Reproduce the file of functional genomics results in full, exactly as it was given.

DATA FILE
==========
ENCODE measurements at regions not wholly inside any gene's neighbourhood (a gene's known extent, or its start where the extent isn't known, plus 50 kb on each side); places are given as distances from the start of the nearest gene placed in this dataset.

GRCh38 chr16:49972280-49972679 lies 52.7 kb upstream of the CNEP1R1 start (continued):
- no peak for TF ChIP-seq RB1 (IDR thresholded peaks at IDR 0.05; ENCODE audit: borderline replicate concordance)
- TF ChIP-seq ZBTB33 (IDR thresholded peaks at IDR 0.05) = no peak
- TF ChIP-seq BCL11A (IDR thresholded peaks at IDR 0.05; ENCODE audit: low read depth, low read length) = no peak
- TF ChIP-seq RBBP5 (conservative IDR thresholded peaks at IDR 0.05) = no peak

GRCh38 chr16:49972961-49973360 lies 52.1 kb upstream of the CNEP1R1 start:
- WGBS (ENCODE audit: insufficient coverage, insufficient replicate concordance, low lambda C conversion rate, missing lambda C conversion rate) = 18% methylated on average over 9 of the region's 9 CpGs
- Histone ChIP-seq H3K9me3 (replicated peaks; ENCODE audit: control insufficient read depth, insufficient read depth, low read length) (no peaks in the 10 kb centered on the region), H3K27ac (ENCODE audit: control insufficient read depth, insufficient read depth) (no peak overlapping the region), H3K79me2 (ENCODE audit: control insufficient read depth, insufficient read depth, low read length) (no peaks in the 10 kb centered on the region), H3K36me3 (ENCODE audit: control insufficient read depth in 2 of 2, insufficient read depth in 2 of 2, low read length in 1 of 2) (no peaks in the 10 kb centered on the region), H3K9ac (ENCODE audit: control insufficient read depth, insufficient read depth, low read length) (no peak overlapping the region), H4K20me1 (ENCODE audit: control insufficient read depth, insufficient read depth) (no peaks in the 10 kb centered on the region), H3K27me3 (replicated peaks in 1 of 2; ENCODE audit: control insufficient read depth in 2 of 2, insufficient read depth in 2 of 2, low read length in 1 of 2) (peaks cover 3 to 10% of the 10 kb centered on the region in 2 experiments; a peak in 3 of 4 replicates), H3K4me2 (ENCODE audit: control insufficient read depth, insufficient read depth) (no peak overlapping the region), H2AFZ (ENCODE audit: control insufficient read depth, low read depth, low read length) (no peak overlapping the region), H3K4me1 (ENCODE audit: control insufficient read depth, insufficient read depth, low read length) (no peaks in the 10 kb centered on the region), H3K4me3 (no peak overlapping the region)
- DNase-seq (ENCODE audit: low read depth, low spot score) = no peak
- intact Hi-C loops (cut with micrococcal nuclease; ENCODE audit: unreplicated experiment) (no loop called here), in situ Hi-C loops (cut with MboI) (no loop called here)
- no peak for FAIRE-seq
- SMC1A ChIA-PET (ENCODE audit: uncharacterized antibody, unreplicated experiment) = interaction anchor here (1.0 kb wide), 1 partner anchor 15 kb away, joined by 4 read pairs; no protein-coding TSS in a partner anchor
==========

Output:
ENCODE measurements at regions not wholly inside any gene's neighbourhood (a gene's known extent, or its start where the extent isn't known, plus 50 kb on each side); places are given as distances from the start of the nearest gene placed in this dataset.

GRCh38 chr16:49972280-49972679 lies 52.7 kb upstream of the CNEP1R1 start (continued):
- no peak for TF ChIP-seq RB1 (IDR thresholded peaks at IDR 0.05; ENCODE audit: borderline replicate concordance)
- TF ChIP-seq ZBTB33 (IDR thresholded peaks at IDR 0.05) = no peak
- TF ChIP-seq BCL11A (IDR thresholded peaks at IDR 0.05; ENCODE audit: low read depth, low read length) = no peak
- TF ChIP-seq RBBP5 (conservative IDR thresholded peaks at IDR 0.05) = no peak

GRCh38 chr16:49972961-49973360 lies 52.1 kb upstream of the CNEP1R1 start:
- WGBS (ENCODE audit: insufficient coverage, insufficient replicate concordance, low lambda C conversion rate, missing lambda C conversion rate) = 18% methylated on average over 9 of the region's 9 CpGs
- Histone ChIP-seq H3K9me3 (replicated peaks; ENCODE audit: control insufficient read depth, insufficient read depth, low read length) (no peaks in the 10 kb centered on the region), H3K27ac (ENCODE audit: control insufficient read depth, insufficient read depth) (no peak overlapping the region), H3K79me2 (ENCODE audit: control insufficient read depth, insufficient read depth, low read length) (no peaks in the 10 kb centered on the region), H3K36me3 (ENCODE audit: control insufficient read depth in 2 of 2, insufficient read depth in 2 of 2, low read length in 1 of 2) (no peaks in the 10 kb centered on the region), H3K9ac (ENCODE audit: control insufficient read depth, insufficient read depth, low read length) (no peak overlapping the region), H4K20me1 (ENCODE audit: control insufficient read depth, insufficient read depth) (no peaks in the 10 kb centered on the region), H3K27me3 (replicated peaks in 1 of 2; ENCODE audit: control insufficient read depth in 2 of 2, insufficient read depth in 2 of 2, low read length in 1 of 2) (peaks cover 3 to 10% of the 10 kb centered on the region in 2 experiments; a peak in 3 of 4 replicates), H3K4me2 (ENCODE audit: control insufficient read depth, insufficient read depth) (no peak overlapping the region), H2AFZ (ENCODE audit: control insufficient read depth, low read depth, low read length) (no peak overlapping the region), H3K4me1 (ENCODE audit: control insufficient read depth, insufficient read depth, low read length) (no peaks in the 10 kb centered on the region), H3K4me3 (no peak overlapping the region)
- DNase-seq (ENCODE audit: low read depth, low spot score) = no peak
- intact Hi-C loops (cut with micrococcal nuclease; ENCODE audit: unreplicated experiment) (no loop called here), in situ Hi-C loops (cut with MboI) (no loop called here)
- no peak for FAIRE-seq
- SMC1A ChIA-PET (ENCODE audit: uncharacterized antibody, unreplicated experiment) = interaction anchor here (1.0 kb wide), 1 partner anchor 15 kb away, joined by 4 read pairs; no protein-coding TSS in a partner anchor